It is important that human life does not become something that is bought and sold, reduced to a commodity.
A child is not something owed to us. Human life should never be treated as a product.
While surrogacy laws often negate this by making it illegal to make a profit from surrogacy, there still remains a series of difficult matters encompassed in the practice of surrogacy.
It is important that we consider all the impacts of surrogacy, particularly those often overlooked in the processes of having a surrogate child.
In recent times it has been noted that becoming a surrogate mother is a painful experience for the woman and her family. Only with ongoing counselling can a woman detach herself from the baby growing in her womb.
There are a mounting number of women who, after being involved in surrogacy arrangements, are now speaking out about the negative impacts of the experience.
As Patricia Foster explains:
“Surrogacy may help take the heartache away for one family but it surely destroys another. Infertile women sometimes say they feel pain every time they see a baby, a child. I’m the one who now looks at a child that goes by, at every crying baby that I hear, to check if it is my child. I wonder every day what he looks like or what he is doing – is he healthy or could he be sick? Is he being taken care of? I look at his empty crib and live one day at a time until I see my child again.”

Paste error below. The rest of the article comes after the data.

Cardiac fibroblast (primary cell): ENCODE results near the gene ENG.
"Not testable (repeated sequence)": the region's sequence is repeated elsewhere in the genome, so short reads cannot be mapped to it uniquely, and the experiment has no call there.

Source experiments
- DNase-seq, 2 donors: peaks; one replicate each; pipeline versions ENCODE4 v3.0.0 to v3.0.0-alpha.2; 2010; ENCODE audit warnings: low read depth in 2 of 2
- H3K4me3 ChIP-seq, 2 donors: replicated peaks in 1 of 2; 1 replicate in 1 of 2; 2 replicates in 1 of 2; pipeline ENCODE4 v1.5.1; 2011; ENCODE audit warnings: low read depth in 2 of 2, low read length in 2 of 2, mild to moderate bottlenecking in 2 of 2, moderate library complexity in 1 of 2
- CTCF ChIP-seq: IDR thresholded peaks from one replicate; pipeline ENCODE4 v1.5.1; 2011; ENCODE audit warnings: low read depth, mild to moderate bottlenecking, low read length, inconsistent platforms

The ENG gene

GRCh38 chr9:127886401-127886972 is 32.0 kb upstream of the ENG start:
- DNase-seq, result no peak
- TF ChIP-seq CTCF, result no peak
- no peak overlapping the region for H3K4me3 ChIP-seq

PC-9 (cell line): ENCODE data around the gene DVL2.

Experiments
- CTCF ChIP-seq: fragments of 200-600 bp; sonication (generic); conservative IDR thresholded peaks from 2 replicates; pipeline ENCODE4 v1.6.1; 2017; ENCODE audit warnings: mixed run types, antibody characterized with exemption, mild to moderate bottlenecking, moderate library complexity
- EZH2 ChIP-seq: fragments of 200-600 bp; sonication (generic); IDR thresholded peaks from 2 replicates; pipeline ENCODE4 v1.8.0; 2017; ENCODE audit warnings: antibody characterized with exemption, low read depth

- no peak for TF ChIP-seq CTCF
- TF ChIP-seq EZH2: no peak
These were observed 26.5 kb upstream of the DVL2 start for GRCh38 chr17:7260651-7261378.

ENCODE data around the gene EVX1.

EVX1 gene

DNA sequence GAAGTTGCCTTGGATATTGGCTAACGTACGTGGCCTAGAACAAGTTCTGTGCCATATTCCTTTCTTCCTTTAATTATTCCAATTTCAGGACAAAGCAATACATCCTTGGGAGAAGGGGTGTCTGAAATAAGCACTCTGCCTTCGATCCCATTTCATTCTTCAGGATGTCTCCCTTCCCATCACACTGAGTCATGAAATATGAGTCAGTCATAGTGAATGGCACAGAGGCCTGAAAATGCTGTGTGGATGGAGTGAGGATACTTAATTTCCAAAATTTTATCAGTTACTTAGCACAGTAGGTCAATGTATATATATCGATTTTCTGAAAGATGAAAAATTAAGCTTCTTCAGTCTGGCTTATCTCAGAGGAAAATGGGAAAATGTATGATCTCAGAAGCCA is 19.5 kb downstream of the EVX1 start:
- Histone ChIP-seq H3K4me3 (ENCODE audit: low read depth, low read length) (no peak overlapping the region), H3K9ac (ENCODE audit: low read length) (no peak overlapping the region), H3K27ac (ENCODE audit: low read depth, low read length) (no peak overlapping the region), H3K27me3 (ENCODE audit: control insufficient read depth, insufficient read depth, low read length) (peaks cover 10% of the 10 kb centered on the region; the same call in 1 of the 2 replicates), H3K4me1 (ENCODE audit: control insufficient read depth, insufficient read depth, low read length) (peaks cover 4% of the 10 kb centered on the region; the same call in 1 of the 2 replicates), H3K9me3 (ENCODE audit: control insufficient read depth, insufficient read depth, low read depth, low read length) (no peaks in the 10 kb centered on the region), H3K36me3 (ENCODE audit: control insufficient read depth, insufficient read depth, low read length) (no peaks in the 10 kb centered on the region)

Not only is the surrogate mother profoundly affected, many children of adoption, IVF and surrogacy experience issues of identify and relate an unexplainable experience of confusion, abandonment and a loss of understanding “who am I?”
This has been termed “genetic bewilderment.” The pain of infertility is immense but to forget the interest of the child is a regrettable step and the difficult realties created to ease the pain of infertility should not be ignored.
Life is not a gift we can demand as a right!
Bronia Karniewicz: Longing for a family
27 Nov 2008